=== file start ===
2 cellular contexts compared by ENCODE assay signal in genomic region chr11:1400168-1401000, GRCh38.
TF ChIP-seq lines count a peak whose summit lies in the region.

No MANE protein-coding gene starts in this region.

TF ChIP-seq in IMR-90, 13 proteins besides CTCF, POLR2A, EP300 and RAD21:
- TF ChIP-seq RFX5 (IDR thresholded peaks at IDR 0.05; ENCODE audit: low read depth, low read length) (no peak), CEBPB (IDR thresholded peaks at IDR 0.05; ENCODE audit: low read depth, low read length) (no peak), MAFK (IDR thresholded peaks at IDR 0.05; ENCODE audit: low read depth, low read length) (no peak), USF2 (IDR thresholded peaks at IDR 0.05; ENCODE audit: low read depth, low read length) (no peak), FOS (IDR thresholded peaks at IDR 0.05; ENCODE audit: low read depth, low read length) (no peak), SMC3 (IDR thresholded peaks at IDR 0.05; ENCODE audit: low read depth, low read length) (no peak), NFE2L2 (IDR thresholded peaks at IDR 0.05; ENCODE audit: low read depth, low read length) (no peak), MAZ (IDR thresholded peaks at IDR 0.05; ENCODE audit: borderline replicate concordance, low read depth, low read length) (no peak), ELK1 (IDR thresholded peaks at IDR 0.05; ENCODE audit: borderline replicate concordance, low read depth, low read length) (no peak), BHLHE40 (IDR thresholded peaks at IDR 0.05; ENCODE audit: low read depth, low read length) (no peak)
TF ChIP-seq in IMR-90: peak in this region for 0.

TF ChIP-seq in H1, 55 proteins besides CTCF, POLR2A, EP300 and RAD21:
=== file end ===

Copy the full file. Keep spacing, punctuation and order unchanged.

2 cellular contexts compared by ENCODE assay signal in genomic region chr11:1400168-1401000, GRCh38.
TF ChIP-seq lines count a peak whose summit lies in the region.

No MANE protein-coding gene starts in this region.

TF ChIP-seq in IMR-90, 13 proteins besides CTCF, POLR2A, EP300 and RAD21:
- TF ChIP-seq RFX5 (IDR thresholded peaks at IDR 0.05; ENCODE audit: low read depth, low read length) (no peak), CEBPB (IDR thresholded peaks at IDR 0.05; ENCODE audit: low read depth, low read length) (no peak), MAFK (IDR thresholded peaks at IDR 0.05; ENCODE audit: low read depth, low read length) (no peak), USF2 (IDR thresholded peaks at IDR 0.05; ENCODE audit: low read depth, low read length) (no peak), FOS (IDR thresholded peaks at IDR 0.05; ENCODE audit: low read depth, low read length) (no peak), SMC3 (IDR thresholded peaks at IDR 0.05; ENCODE audit: low read depth, low read length) (no peak), NFE2L2 (IDR thresholded peaks at IDR 0.05; ENCODE audit: low read depth, low read length) (no peak), MAZ (IDR thresholded peaks at IDR 0.05; ENCODE audit: borderline replicate concordance, low read depth, low read length) (no peak), ELK1 (IDR thresholded peaks at IDR 0.05; ENCODE audit: borderline replicate concordance, low read depth, low read length) (no peak), BHLHE40 (IDR thresholded peaks at IDR 0.05; ENCODE audit: low read depth, low read length) (no peak)
TF ChIP-seq in IMR-90: peak in this region for 0.

TF ChIP-seq in H1, 55 proteins besides CTCF, POLR2A, EP300 and RAD21: